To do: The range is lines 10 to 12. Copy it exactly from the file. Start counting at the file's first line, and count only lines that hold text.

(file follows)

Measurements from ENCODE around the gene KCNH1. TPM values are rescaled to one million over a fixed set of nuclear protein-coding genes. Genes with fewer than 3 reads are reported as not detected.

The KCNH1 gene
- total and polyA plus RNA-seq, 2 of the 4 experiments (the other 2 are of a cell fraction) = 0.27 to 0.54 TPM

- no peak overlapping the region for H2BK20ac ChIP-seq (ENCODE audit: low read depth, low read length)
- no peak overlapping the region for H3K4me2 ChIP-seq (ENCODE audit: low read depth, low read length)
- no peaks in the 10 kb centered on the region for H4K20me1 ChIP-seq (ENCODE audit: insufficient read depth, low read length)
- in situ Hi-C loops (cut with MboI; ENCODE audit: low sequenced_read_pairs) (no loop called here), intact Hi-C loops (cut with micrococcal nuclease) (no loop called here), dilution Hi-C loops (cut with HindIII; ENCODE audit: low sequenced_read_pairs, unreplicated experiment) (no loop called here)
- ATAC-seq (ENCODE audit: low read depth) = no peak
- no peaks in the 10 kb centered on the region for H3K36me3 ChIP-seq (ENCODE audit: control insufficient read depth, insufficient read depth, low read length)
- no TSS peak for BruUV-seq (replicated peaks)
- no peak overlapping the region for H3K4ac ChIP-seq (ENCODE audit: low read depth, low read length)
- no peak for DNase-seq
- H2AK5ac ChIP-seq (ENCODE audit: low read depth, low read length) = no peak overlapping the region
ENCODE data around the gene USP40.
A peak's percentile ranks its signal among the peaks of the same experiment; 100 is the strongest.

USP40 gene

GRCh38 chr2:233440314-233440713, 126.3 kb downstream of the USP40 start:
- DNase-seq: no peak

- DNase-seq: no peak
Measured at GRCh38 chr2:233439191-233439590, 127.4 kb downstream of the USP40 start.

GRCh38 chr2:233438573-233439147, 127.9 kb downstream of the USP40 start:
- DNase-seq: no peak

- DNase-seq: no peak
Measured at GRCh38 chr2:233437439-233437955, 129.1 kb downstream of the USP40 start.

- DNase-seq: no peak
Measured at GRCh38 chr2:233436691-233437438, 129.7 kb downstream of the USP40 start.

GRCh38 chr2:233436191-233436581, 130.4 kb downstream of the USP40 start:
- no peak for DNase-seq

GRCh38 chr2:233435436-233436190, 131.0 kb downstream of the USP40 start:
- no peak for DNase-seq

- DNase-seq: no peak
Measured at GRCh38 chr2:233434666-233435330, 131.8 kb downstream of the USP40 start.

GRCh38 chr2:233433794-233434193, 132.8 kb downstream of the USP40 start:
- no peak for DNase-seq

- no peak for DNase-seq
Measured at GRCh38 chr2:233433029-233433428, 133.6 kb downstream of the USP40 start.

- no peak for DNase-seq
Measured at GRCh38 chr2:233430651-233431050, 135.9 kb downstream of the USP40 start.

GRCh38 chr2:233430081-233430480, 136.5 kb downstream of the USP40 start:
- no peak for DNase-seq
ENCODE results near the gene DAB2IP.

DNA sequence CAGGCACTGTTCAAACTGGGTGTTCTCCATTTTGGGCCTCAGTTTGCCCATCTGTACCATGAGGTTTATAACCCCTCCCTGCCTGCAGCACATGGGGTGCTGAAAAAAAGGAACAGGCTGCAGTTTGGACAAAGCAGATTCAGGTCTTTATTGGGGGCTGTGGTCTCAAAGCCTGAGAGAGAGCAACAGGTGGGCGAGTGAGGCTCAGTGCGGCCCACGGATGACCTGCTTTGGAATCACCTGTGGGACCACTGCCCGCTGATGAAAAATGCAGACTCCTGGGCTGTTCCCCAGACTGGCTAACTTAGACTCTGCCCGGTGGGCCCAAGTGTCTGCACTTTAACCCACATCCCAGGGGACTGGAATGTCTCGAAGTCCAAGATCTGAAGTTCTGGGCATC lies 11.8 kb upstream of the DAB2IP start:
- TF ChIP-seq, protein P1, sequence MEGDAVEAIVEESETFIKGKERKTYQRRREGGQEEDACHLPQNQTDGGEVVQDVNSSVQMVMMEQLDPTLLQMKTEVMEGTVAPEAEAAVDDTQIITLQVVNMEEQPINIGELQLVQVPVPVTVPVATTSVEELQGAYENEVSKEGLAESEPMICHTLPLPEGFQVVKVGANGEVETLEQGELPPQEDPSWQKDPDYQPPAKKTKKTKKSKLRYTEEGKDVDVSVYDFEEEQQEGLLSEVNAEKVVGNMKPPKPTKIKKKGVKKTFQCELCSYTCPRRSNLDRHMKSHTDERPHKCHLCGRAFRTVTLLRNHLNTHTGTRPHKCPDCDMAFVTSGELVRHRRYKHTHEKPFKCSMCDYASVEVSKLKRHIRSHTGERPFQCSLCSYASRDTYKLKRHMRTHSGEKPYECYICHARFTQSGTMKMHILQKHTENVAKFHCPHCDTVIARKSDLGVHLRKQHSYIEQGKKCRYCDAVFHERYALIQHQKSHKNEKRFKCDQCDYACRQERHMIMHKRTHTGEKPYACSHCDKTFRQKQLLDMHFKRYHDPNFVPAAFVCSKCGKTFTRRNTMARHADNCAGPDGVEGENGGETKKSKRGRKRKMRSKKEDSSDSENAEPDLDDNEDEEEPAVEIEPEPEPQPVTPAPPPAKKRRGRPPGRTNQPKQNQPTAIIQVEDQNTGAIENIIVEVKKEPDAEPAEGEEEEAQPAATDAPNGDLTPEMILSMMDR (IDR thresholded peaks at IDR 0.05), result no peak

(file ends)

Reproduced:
- no TSS peak for BruUV-seq (replicated peaks)
- no peak overlapping the region for H3K4ac ChIP-seq (ENCODE audit: low read depth, low read length)
- no peak for DNase-seq